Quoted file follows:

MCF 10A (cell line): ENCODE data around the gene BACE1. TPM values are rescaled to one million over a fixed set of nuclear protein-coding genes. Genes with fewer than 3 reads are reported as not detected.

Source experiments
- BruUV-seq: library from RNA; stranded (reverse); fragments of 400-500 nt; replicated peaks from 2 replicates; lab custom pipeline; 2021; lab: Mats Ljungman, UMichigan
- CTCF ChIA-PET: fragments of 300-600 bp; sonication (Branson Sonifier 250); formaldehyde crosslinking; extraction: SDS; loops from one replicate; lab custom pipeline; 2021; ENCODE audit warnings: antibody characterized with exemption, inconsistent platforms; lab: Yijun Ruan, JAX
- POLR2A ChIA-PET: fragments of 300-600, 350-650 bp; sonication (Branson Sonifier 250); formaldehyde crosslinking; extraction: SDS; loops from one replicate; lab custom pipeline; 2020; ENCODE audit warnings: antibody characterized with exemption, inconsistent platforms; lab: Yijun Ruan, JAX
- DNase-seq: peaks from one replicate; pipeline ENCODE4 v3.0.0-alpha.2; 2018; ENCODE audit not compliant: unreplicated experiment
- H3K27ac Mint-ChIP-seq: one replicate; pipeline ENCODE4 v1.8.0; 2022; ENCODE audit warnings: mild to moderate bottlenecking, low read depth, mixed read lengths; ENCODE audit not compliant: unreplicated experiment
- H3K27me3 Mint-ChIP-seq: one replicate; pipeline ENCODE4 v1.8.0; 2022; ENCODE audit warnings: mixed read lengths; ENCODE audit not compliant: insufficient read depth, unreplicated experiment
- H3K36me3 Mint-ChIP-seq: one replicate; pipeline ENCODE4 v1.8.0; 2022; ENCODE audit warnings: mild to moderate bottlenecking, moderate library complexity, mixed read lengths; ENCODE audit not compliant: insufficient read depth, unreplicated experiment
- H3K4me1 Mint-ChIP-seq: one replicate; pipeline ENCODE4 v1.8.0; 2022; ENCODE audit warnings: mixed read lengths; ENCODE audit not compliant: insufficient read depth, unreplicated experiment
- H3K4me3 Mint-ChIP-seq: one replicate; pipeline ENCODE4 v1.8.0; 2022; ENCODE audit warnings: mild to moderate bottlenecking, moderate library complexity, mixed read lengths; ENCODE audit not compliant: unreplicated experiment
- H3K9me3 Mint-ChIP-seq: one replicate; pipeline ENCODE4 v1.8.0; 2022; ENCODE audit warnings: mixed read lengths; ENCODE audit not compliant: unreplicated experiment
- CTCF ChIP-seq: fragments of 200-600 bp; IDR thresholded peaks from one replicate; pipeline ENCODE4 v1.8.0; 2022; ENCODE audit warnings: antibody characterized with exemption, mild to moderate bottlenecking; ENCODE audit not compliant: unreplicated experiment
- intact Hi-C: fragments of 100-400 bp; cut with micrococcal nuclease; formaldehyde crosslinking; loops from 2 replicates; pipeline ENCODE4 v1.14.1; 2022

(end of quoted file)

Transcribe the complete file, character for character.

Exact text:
MCF 10A (cell line): ENCODE data around the gene BACE1. TPM values are rescaled to one million over a fixed set of nuclear protein-coding genes. Genes with fewer than 3 reads are reported as not detected.

Source experiments
- BruUV-seq: library from RNA; stranded (reverse); fragments of 400-500 nt; replicated peaks from 2 replicates; lab custom pipeline; 2021; lab: Mats Ljungman, UMichigan
- CTCF ChIA-PET: fragments of 300-600 bp; sonication (Branson Sonifier 250); formaldehyde crosslinking; extraction: SDS; loops from one replicate; lab custom pipeline; 2021; ENCODE audit warnings: antibody characterized with exemption, inconsistent platforms; lab: Yijun Ruan, JAX
- POLR2A ChIA-PET: fragments of 300-600, 350-650 bp; sonication (Branson Sonifier 250); formaldehyde crosslinking; extraction: SDS; loops from one replicate; lab custom pipeline; 2020; ENCODE audit warnings: antibody characterized with exemption, inconsistent platforms; lab: Yijun Ruan, JAX
- DNase-seq: peaks from one replicate; pipeline ENCODE4 v3.0.0-alpha.2; 2018; ENCODE audit not compliant: unreplicated experiment
- H3K27ac Mint-ChIP-seq: one replicate; pipeline ENCODE4 v1.8.0; 2022; ENCODE audit warnings: mild to moderate bottlenecking, low read depth, mixed read lengths; ENCODE audit not compliant: unreplicated experiment
- H3K27me3 Mint-ChIP-seq: one replicate; pipeline ENCODE4 v1.8.0; 2022; ENCODE audit warnings: mixed read lengths; ENCODE audit not compliant: insufficient read depth, unreplicated experiment
- H3K36me3 Mint-ChIP-seq: one replicate; pipeline ENCODE4 v1.8.0; 2022; ENCODE audit warnings: mild to moderate bottlenecking, moderate library complexity, mixed read lengths; ENCODE audit not compliant: insufficient read depth, unreplicated experiment
- H3K4me1 Mint-ChIP-seq: one replicate; pipeline ENCODE4 v1.8.0; 2022; ENCODE audit warnings: mixed read lengths; ENCODE audit not compliant: insufficient read depth, unreplicated experiment
- H3K4me3 Mint-ChIP-seq: one replicate; pipeline ENCODE4 v1.8.0; 2022; ENCODE audit warnings: mild to moderate bottlenecking, moderate library complexity, mixed read lengths; ENCODE audit not compliant: unreplicated experiment
- H3K9me3 Mint-ChIP-seq: one replicate; pipeline ENCODE4 v1.8.0; 2022; ENCODE audit warnings: mixed read lengths; ENCODE audit not compliant: unreplicated experiment
- CTCF ChIP-seq: fragments of 200-600 bp; IDR thresholded peaks from one replicate; pipeline ENCODE4 v1.8.0; 2022; ENCODE audit warnings: antibody characterized with exemption, mild to moderate bottlenecking; ENCODE audit not compliant: unreplicated experiment
- intact Hi-C: fragments of 100-400 bp; cut with micrococcal nuclease; formaldehyde crosslinking; loops from 2 replicates; pipeline ENCODE4 v1.14.1; 2022